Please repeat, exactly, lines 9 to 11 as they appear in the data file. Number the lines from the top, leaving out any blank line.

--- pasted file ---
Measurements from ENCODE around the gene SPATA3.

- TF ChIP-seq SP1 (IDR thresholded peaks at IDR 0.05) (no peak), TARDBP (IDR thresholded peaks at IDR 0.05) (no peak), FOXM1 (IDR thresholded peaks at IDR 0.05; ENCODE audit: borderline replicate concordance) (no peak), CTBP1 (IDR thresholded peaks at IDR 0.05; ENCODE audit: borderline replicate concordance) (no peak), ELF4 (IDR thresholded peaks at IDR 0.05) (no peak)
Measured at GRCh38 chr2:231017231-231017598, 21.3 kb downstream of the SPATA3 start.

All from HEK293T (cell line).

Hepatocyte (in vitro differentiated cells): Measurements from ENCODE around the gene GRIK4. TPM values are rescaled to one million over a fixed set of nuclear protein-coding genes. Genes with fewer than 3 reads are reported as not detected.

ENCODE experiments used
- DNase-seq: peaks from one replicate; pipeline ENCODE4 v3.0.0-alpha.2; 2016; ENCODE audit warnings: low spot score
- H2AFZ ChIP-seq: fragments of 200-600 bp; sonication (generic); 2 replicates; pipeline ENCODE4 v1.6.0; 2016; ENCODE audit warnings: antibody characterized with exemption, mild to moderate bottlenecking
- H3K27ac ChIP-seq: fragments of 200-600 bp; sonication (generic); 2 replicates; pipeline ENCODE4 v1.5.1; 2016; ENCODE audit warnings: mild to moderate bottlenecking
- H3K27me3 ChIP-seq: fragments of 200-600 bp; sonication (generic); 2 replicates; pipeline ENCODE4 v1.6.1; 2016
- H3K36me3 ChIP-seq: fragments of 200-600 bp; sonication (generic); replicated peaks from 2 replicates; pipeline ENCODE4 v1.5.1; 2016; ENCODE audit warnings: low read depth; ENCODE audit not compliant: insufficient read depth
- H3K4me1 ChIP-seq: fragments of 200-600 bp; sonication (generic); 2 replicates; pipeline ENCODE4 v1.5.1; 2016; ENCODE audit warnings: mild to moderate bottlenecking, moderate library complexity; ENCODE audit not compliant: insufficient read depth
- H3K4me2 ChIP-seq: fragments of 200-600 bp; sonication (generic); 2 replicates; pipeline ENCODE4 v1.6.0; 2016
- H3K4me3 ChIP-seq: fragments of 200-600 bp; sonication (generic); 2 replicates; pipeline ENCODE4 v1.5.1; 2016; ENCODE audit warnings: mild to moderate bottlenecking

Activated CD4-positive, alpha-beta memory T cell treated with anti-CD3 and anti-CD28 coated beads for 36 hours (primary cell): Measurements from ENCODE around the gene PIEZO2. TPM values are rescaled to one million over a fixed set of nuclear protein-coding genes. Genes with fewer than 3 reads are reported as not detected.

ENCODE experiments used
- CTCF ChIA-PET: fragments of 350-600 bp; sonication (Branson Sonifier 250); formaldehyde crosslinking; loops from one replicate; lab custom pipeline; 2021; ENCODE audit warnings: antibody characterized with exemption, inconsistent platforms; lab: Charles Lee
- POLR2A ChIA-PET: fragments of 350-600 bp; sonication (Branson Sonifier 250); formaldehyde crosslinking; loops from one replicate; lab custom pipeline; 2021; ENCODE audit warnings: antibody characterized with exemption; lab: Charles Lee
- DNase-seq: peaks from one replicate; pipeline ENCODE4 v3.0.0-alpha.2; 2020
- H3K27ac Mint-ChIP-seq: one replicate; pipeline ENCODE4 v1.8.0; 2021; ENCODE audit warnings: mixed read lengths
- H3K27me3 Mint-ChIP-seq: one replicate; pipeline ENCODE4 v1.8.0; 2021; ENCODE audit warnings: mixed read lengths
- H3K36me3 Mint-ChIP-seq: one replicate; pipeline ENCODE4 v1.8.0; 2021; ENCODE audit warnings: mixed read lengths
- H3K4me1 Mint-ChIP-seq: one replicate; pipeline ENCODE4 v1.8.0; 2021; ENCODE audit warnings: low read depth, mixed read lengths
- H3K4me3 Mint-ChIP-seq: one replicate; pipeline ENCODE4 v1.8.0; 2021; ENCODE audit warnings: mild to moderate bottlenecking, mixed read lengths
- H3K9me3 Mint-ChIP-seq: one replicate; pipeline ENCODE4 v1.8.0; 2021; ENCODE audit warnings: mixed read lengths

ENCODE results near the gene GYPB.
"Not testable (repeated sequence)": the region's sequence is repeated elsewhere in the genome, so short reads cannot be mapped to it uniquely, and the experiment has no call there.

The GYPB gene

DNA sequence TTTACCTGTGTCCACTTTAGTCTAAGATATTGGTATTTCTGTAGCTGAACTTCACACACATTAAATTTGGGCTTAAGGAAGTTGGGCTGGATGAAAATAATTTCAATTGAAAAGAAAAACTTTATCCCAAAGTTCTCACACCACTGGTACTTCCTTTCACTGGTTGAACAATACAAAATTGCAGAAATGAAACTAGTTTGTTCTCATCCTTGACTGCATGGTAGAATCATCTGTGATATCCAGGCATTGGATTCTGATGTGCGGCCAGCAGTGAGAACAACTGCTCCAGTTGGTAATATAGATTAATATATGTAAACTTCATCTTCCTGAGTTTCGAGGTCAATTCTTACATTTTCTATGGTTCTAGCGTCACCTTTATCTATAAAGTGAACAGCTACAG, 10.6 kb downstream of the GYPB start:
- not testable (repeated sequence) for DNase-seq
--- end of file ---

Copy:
- H3K27ac ChIP-seq: fragments of 200-600 bp; sonication (generic); 2 replicates; pipeline ENCODE4 v1.5.1; 2016; ENCODE audit warnings: mild to moderate bottlenecking
- H3K27me3 ChIP-seq: fragments of 200-600 bp; sonication (generic); 2 replicates; pipeline ENCODE4 v1.6.1; 2016
- H3K36me3 ChIP-seq: fragments of 200-600 bp; sonication (generic); replicated peaks from 2 replicates; pipeline ENCODE4 v1.5.1; 2016; ENCODE audit warnings: low read depth; ENCODE audit not compliant: insufficient read depth